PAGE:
If you or a loved one is suffering from a mental health issue, the focus is on getting better. But once you are feeling better, what’s next? Dr Byrne discusses why RELAPSE PREVENTION should be an important part of your treatment plan.
Mar 22nd, 2019
When you or a loved one is suffering from a mental health issue, the initial focus is on feeling better, faster. Often, when someone is feeling better, they will stop taking their medication, stop going to psychotherapy, and try to put the episode behind them. It is very important to move forward; however, it is also important to continue with a treatment plan that focuses on RELAPSE PREVENTION.
Why is relapse prevention so important?
While some kinds of mental health issues are limited to one episode, many common problems like Major Depressive Disorder (MDD), Generalized Anxiety Disorder (GAD), or ADHD are long-term issues. For these types of conditions, it can be helpful to make comparisons to other chronic health issues like diabetes.
If someone is diagnosed and treated for diabetes, what happens next? Do they stop taking medication, stop working on their diet and exercise, and stop going to the doctor? If they do not take care of their diabetes long-term, the problems will quickly return and put their health at risk.
Similarly, with many psychiatric problems, if someone does not continue with a relapse prevention treatment plan, they are placing themselves at risk. For example, someone with MDD might start an antidepressant and see a psychotherapist weekly. If they are feeling better and stop the antidepressant and stop seeing their therapist, there is a good chance they will have another depressive episode at some point in the future. This episode will make them feel bad, they will lose time at work or school, they will not be able to care for others. They will then need to restart medication and/or therapy and work hard to get back to their baseline. This can be difficult and take months!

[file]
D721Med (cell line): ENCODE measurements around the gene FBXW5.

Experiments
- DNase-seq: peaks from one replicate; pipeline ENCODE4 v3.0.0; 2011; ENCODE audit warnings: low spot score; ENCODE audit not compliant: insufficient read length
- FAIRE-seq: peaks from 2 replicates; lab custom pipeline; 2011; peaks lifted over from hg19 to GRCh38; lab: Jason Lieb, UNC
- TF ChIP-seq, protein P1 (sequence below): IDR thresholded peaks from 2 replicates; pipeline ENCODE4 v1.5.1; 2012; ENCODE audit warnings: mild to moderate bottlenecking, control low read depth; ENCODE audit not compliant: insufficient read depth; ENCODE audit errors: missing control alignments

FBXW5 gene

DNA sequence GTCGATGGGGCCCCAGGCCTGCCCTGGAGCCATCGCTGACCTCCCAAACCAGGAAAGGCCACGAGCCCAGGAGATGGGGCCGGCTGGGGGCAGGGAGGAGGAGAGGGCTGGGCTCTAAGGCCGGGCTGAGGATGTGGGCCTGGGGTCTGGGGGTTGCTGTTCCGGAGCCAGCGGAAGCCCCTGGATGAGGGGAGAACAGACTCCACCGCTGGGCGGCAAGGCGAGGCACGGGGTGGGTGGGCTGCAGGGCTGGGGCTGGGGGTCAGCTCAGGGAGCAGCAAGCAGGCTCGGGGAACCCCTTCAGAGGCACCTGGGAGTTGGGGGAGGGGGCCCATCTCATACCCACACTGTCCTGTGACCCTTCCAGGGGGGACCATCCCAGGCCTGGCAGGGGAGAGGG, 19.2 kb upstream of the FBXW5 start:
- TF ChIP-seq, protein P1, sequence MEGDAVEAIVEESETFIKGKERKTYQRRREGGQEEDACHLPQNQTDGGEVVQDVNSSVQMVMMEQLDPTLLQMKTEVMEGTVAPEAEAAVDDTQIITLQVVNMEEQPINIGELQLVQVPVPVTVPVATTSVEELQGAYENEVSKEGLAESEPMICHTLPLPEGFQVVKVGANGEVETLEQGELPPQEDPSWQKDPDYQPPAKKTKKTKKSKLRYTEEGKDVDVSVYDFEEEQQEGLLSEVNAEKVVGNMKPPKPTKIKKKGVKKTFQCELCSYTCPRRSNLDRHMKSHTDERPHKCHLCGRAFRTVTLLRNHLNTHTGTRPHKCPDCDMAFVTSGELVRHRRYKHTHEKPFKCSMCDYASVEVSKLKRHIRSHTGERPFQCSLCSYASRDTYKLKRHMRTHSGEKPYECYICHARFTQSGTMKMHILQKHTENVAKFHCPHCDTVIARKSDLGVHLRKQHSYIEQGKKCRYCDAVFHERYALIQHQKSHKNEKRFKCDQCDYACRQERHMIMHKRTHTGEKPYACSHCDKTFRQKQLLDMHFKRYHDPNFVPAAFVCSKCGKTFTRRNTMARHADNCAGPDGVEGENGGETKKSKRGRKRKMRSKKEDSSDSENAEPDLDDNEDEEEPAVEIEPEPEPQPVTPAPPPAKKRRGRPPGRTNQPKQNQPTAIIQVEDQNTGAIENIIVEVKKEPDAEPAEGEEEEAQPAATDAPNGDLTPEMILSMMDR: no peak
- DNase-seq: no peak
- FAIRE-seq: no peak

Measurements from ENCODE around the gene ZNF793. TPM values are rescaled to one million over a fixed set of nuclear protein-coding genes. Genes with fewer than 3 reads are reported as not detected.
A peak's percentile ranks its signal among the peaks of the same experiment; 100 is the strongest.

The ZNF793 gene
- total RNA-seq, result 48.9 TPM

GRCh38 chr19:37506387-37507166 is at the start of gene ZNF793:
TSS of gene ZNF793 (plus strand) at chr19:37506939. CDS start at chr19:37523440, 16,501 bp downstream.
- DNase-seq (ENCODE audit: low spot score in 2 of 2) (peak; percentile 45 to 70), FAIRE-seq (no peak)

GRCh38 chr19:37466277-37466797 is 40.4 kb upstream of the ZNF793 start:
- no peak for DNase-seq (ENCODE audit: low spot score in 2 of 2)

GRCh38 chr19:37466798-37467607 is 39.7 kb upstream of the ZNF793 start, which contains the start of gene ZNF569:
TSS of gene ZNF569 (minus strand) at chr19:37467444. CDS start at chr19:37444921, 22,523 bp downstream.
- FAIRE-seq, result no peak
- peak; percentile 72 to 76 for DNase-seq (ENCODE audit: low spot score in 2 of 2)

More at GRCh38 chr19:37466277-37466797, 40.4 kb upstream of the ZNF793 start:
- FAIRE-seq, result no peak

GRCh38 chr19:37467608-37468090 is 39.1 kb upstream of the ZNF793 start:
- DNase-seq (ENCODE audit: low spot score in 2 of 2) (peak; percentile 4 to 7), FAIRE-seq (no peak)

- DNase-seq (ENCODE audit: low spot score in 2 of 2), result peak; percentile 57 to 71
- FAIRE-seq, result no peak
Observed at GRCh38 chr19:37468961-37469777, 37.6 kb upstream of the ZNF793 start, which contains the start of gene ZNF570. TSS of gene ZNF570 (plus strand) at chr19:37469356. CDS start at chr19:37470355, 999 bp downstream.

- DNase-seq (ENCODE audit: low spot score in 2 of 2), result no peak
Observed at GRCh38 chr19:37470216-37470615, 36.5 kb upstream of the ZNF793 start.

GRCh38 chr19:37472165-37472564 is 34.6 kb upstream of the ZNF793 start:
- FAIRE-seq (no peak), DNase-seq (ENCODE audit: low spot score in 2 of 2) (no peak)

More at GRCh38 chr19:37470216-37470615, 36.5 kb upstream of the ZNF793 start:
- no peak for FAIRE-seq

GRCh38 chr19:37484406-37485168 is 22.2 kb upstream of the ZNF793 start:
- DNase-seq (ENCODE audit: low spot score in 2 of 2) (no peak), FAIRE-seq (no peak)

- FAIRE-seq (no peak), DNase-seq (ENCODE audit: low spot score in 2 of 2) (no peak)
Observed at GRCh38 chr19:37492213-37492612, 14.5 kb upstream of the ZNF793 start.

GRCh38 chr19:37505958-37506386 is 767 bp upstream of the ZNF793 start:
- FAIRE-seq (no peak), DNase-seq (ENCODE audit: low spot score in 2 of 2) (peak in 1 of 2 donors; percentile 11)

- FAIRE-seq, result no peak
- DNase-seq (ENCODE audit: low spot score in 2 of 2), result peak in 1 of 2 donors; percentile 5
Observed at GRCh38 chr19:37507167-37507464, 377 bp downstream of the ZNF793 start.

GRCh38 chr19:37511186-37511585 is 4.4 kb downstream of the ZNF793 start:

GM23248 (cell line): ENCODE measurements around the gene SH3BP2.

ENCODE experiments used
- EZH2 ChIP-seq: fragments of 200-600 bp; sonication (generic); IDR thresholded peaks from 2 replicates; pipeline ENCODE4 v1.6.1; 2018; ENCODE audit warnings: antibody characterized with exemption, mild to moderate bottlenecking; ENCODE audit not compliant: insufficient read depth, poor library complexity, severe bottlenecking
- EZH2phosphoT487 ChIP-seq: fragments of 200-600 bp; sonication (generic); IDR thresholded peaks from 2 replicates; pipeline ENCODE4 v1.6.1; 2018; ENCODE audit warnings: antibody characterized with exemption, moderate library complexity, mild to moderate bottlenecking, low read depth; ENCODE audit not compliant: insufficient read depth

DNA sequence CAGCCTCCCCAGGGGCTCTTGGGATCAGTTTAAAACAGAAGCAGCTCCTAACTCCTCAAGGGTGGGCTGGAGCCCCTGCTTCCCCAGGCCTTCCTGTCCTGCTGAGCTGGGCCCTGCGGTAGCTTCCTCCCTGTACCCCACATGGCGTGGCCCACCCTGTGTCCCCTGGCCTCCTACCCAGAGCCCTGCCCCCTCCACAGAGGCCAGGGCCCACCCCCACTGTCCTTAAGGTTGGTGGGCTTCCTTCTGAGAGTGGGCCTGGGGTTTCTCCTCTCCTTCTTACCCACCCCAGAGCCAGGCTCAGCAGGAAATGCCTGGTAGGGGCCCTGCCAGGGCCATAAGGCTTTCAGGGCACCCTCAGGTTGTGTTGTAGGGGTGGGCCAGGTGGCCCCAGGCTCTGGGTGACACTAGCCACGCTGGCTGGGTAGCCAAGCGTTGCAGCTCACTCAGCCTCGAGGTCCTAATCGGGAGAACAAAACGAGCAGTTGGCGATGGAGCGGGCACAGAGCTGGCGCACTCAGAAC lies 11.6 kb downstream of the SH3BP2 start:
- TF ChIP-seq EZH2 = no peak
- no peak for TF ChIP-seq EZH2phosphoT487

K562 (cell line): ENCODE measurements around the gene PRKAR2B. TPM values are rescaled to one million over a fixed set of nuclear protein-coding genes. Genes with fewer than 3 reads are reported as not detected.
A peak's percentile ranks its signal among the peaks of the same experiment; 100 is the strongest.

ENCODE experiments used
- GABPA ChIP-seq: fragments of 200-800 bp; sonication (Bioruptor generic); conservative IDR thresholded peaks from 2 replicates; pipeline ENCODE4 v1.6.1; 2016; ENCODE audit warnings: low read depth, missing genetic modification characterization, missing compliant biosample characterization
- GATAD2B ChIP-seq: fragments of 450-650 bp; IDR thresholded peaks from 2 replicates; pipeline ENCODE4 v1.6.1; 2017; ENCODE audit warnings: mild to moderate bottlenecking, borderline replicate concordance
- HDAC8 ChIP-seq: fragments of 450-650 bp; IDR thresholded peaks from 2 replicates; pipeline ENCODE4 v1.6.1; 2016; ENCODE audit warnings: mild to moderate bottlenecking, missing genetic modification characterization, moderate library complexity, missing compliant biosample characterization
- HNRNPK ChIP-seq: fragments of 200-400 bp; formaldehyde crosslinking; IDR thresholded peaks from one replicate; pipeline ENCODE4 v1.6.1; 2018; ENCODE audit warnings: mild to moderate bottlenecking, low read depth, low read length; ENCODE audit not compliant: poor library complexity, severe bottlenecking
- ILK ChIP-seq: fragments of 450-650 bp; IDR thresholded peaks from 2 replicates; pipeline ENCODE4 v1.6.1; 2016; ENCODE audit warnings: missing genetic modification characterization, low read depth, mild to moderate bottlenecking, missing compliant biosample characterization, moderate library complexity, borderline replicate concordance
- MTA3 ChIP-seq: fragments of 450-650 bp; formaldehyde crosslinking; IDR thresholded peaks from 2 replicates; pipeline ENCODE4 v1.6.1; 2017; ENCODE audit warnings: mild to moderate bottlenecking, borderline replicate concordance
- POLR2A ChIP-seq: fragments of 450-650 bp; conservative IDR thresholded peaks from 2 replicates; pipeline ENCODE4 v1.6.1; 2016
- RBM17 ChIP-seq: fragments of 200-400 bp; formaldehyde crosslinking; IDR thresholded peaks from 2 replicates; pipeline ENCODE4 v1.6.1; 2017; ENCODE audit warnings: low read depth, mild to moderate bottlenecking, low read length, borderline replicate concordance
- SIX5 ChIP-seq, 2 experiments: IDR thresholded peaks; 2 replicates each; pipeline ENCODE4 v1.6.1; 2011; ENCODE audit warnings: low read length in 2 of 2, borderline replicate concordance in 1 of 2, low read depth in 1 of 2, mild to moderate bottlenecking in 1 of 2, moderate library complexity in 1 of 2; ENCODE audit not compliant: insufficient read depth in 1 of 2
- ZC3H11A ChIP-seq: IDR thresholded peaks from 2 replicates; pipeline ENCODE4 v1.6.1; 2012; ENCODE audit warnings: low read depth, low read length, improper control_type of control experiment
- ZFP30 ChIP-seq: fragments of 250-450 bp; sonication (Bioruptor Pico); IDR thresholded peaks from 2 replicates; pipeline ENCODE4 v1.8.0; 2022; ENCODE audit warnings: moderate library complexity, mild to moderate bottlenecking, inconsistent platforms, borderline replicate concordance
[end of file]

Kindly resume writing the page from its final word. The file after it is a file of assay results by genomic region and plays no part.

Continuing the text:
High quality mental health providers will make sure to include relapse prevention as part of a complete treatment plan. This may be as simple as checking in with your psychiatrist on a regular basis, or with ongoing tracking of your mood.
If you have suffered with mental health issues in the past and are feeling better – congratulations! Please be sure to ask your provider for a relapse prevention plan so you can get the most our of your treatment and continue to feel better, longer!
Dr. Jennie Byrne, M.D., PhD.
With over 15 years of medical expertise, Jennie Byrne, MD, PhD, is a board-certified psychiatrist with experience treating mental health conditions in adults, including dementia, attention-deficit hyperactivity disorder, anxiety, and depression. After practicing in New York City for 12 years, Dr. Byrne relocated to North Carolina in 2008; she currently cares for patients in Chapel Hill, North Carolina, at Cognitive Psychiatry of Chapel Hill. Dr. Byrne earned her bachelor’s degree at the University of Pennsylvania in Philadelphia. She then received her doctorate from New York University Department of Neurophysiology. She also has a doctorate of medicine from New York University School of Medicine. Dr. Byrne went on to complete a psychiatry residency at Mt. Sinai School of Medicine in New York. In addition to her work as a psychiatrist, Dr. Byrne has performed extensive research on attention, memory, and depression. As a board-certified adult psychiatrist, Dr. Byrne focuses on the needs of each patient to pro